Launching a new product into a developed market
A Cadbury Schweppes case study

Page 1: Introduction

Established markets generate intense competition during which new and innovative marketing strategies are required and new and existing products are developed. As a market develops, consumers become more experienced and discerning and look for more benefits from the products they choose. Although some organisations' products may appear unchanged at this developed stage of a market, the more...
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Page 2: Background to the confectionery market

Per capita confectionery consumption in the UK is among the highest in the world, exceeded only by Ireland and Denmark. Chocolate confectionery accounts for around 70of sales value in the UK market, with sales of sweets (sugar confectionery) at around 30 per cent. Historically, the chocolate confectionery market has been characterised by the dominance of a number of well established brands...
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Page 3: An overview of Cadbury Schweppes

Cadbury Schweppes is a global business which manufactures, markets and distributes branded products in over 200 countries. It aims to provide pleasure, taste and enjoyment through the manufacture and marketing of a wide range of beverage and confectionery brands sold to consumers of all ages. Cadbury Schweppes employs over 40,000 people worldwide. The Group's strategy is to increase...
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Page 4: The snack market

It is not difficult to find out about 'snacking'. Walk into any newsagent, supermarket and petrol station and you are confronted by many different types of confectionery, as well as different varieties of crisps, cakes, nuts, pies and doughnuts. This is the snacking business. 'Held in the hand'. categories include: Confectionery £4.9bn (chocolate sector £3.4bn) Biscuits...
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Page 5: Market research

Market research is a process designed to link managers to consumers through information. It is used to identify opportunities and make better informed decisions about products which have future market potential. Market research has revealed that snacks play more of a functional role than one of pure indulgence: they are often a meal substitute. Research also shows that successful snack brands...
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Page 6: Product development

Cadbury set out two objectives for the development of Fuse: to grow the market for chocolate confectionery to increase Cadbury's share of the snacking sector. The 'Fuse' concept was developed after market research identified the growth of snacking and a definite gap in the market for a more chocolatey snack. A number of ingredients were devised and tested following a survey which questioned...
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Page 7: Early consumer testing

As products are developed, they must be tested to ensure that consumers would be willing to buy them. As approximately 85 per cent of all new products launched into the grocery and allied trade sectors fail in their first year, extensive research helps to reduce the risk of launching a new product into an already competitive market. Fuse went through two extensive 'in home placement' tests. The...
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Page 8: Pack design and brand name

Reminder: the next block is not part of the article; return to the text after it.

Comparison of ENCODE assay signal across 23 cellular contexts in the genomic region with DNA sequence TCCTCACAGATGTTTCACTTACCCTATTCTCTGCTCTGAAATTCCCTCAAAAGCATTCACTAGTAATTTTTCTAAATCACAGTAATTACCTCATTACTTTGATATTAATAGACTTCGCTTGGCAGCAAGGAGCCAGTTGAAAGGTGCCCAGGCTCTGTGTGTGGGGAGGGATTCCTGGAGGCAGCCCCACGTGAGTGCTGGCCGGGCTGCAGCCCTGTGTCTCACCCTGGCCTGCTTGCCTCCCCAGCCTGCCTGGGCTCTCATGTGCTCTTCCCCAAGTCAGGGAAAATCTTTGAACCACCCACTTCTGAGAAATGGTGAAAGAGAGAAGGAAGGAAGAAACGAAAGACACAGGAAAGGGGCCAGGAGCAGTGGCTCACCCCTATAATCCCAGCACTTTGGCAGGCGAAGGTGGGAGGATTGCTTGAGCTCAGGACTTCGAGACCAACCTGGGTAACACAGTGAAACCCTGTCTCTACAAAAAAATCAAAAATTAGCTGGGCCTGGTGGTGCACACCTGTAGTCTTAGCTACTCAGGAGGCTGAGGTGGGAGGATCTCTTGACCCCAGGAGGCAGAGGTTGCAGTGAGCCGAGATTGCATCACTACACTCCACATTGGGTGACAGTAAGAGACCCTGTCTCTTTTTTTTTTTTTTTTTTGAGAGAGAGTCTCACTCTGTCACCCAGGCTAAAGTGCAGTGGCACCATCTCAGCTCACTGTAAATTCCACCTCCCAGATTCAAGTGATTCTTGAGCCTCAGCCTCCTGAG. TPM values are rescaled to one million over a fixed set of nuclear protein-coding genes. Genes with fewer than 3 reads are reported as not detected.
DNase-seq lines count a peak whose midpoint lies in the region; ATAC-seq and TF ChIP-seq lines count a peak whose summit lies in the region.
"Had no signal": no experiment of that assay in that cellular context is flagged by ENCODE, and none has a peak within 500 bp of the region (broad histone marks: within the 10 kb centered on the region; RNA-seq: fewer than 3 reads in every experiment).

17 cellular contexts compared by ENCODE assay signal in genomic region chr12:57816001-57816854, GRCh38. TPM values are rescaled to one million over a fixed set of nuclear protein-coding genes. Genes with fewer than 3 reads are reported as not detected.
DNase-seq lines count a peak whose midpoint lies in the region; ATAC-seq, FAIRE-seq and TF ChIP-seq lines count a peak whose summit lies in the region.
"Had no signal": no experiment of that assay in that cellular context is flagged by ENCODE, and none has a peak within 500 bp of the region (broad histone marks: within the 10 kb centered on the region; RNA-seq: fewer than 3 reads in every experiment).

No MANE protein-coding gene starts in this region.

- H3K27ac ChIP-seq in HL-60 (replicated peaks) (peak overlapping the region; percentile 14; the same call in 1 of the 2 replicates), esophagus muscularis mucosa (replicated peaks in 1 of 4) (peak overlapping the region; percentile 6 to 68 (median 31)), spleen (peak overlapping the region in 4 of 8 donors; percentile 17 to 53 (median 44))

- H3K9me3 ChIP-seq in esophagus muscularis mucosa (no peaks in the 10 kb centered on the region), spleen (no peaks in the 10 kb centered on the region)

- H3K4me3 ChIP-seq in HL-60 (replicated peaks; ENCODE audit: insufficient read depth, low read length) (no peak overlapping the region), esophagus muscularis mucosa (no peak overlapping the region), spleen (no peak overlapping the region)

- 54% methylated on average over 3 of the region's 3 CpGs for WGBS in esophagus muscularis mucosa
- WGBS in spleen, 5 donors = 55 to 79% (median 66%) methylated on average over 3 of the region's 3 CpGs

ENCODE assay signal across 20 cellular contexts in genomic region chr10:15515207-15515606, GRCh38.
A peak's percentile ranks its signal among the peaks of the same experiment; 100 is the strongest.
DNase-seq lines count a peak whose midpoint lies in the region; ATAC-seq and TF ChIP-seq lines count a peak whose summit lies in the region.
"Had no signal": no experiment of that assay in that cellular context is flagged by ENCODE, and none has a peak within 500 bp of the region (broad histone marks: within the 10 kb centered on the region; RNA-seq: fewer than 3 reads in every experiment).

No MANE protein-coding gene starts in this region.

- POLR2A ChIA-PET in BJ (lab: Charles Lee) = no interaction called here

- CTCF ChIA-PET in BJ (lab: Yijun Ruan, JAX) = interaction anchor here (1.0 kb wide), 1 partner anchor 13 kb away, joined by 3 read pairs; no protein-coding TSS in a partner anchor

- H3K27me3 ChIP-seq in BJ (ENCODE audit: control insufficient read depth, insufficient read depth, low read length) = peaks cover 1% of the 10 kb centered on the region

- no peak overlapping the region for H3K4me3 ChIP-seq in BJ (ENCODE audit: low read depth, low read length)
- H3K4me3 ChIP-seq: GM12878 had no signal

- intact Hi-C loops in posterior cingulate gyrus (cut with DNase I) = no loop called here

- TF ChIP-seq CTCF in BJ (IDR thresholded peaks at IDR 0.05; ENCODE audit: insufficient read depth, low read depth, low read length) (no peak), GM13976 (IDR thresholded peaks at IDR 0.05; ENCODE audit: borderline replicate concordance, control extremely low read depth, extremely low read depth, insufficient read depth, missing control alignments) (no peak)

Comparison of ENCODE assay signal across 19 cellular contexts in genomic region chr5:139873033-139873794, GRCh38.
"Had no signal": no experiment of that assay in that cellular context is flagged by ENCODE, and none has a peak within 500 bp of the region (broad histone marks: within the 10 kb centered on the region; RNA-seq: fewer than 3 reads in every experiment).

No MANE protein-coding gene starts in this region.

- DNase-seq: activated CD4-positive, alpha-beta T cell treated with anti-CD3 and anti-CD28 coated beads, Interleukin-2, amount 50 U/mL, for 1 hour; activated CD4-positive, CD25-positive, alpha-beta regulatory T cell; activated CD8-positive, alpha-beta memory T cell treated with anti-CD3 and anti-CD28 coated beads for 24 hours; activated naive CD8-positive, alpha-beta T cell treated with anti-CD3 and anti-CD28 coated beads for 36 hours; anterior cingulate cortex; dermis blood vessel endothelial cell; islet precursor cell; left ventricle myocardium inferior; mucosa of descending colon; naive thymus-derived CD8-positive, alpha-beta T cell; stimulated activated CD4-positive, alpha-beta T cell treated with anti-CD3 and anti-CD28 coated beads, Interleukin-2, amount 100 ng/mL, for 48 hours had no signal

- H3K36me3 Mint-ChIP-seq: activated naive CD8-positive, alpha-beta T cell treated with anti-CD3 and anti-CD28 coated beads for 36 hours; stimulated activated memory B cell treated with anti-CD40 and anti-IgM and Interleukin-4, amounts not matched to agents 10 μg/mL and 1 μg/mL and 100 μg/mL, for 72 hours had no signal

A key element of any new product launch is the development of a strong pack design and brand name. The design brief for Fuse had two clear requirements: To communicate the dynamic and slightly wacky 'personality' of the new product and create interest at point-of-purchase (i.e. in store). To bring the brand name to life by communicating the fusion of Cadbury's chocolate with the snacking...
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Page 9: Further consumer testing

Testing is vital throughout the entire product development process. It helps to provide valuable information that can be used to fine-tune the product and minimise many of the launch risks. In research, Fuse scored higher for texture, 'interesting eat' and combination of ingredients, than its competitors and achieved the highest rating ever for a new Cadbury product - 82 per cent of consumers...
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Page 10: The launch strategy

The launch strategy of any new product is critical. Cadbury has two targets for its products - trade customers who stock the product and consumers who buy it. In recent years, product launching has become an art which can make or break a product. A successful launch makes potential customers aware of the new product and keen to try it. Before consumers could try the product, however, it was...
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Page 11: Post-launch results

After a new product launch, it is important to analyse whether the product has managed to meet its launch objectives. During 1996, the chocolate market grew by 9 per cent with 19 per cent of this growth attributable to Fuse - a single brand which had only been available for a quarter of the year. One way of evaluating the effectiveness of advertising and promotional campaigns is to ask market...
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Page 12: Conclusion

This case study has examined Cadbury's ability to use innovation in a developed and crowded market-place. There were three clear elements in this process: the use of consumer research to identify a significant market opportunity product research and development combined with extensive consumer testing massive trade and consumer hype generated by a national launch. Snacking remains the...
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